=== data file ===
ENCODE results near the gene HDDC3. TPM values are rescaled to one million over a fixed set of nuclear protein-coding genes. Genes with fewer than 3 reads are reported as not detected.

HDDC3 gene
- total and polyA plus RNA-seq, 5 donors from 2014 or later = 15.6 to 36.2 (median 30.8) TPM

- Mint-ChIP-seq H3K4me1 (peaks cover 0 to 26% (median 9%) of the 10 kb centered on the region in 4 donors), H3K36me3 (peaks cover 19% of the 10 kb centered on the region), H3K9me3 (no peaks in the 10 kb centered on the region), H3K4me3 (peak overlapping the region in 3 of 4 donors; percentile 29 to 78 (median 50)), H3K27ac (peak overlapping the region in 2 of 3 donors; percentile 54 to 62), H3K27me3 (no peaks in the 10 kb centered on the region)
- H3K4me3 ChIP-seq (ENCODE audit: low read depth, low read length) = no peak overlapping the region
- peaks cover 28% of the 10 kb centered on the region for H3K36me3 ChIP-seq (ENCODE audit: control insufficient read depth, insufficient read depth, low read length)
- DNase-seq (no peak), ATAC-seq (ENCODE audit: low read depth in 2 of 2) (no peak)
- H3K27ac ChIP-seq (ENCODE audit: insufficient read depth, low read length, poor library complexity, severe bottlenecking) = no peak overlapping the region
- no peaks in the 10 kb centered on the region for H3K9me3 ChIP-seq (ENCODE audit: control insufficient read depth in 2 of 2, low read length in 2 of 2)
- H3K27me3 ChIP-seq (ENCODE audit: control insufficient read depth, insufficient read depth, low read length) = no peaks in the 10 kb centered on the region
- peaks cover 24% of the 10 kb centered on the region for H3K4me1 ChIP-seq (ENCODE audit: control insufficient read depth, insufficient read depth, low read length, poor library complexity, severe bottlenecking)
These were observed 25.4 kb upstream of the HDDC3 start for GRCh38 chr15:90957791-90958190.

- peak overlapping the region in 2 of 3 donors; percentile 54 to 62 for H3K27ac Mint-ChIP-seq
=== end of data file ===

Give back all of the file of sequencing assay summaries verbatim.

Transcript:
ENCODE results near the gene HDDC3. TPM values are rescaled to one million over a fixed set of nuclear protein-coding genes. Genes with fewer than 3 reads are reported as not detected.

HDDC3 gene
- total and polyA plus RNA-seq, 5 donors from 2014 or later = 15.6 to 36.2 (median 30.8) TPM

- Mint-ChIP-seq H3K4me1 (peaks cover 0 to 26% (median 9%) of the 10 kb centered on the region in 4 donors), H3K36me3 (peaks cover 19% of the 10 kb centered on the region), H3K9me3 (no peaks in the 10 kb centered on the region), H3K4me3 (peak overlapping the region in 3 of 4 donors; percentile 29 to 78 (median 50)), H3K27ac (peak overlapping the region in 2 of 3 donors; percentile 54 to 62), H3K27me3 (no peaks in the 10 kb centered on the region)
- H3K4me3 ChIP-seq (ENCODE audit: low read depth, low read length) = no peak overlapping the region
- peaks cover 28% of the 10 kb centered on the region for H3K36me3 ChIP-seq (ENCODE audit: control insufficient read depth, insufficient read depth, low read length)
- DNase-seq (no peak), ATAC-seq (ENCODE audit: low read depth in 2 of 2) (no peak)
- H3K27ac ChIP-seq (ENCODE audit: insufficient read depth, low read length, poor library complexity, severe bottlenecking) = no peak overlapping the region
- no peaks in the 10 kb centered on the region for H3K9me3 ChIP-seq (ENCODE audit: control insufficient read depth in 2 of 2, low read length in 2 of 2)
- H3K27me3 ChIP-seq (ENCODE audit: control insufficient read depth, insufficient read depth, low read length) = no peaks in the 10 kb centered on the region
- peaks cover 24% of the 10 kb centered on the region for H3K4me1 ChIP-seq (ENCODE audit: control insufficient read depth, insufficient read depth, low read length, poor library complexity, severe bottlenecking)
These were observed 25.4 kb upstream of the HDDC3 start for GRCh38 chr15:90957791-90958190.

- peak overlapping the region in 2 of 3 donors; percentile 54 to 62 for H3K27ac Mint-ChIP-seq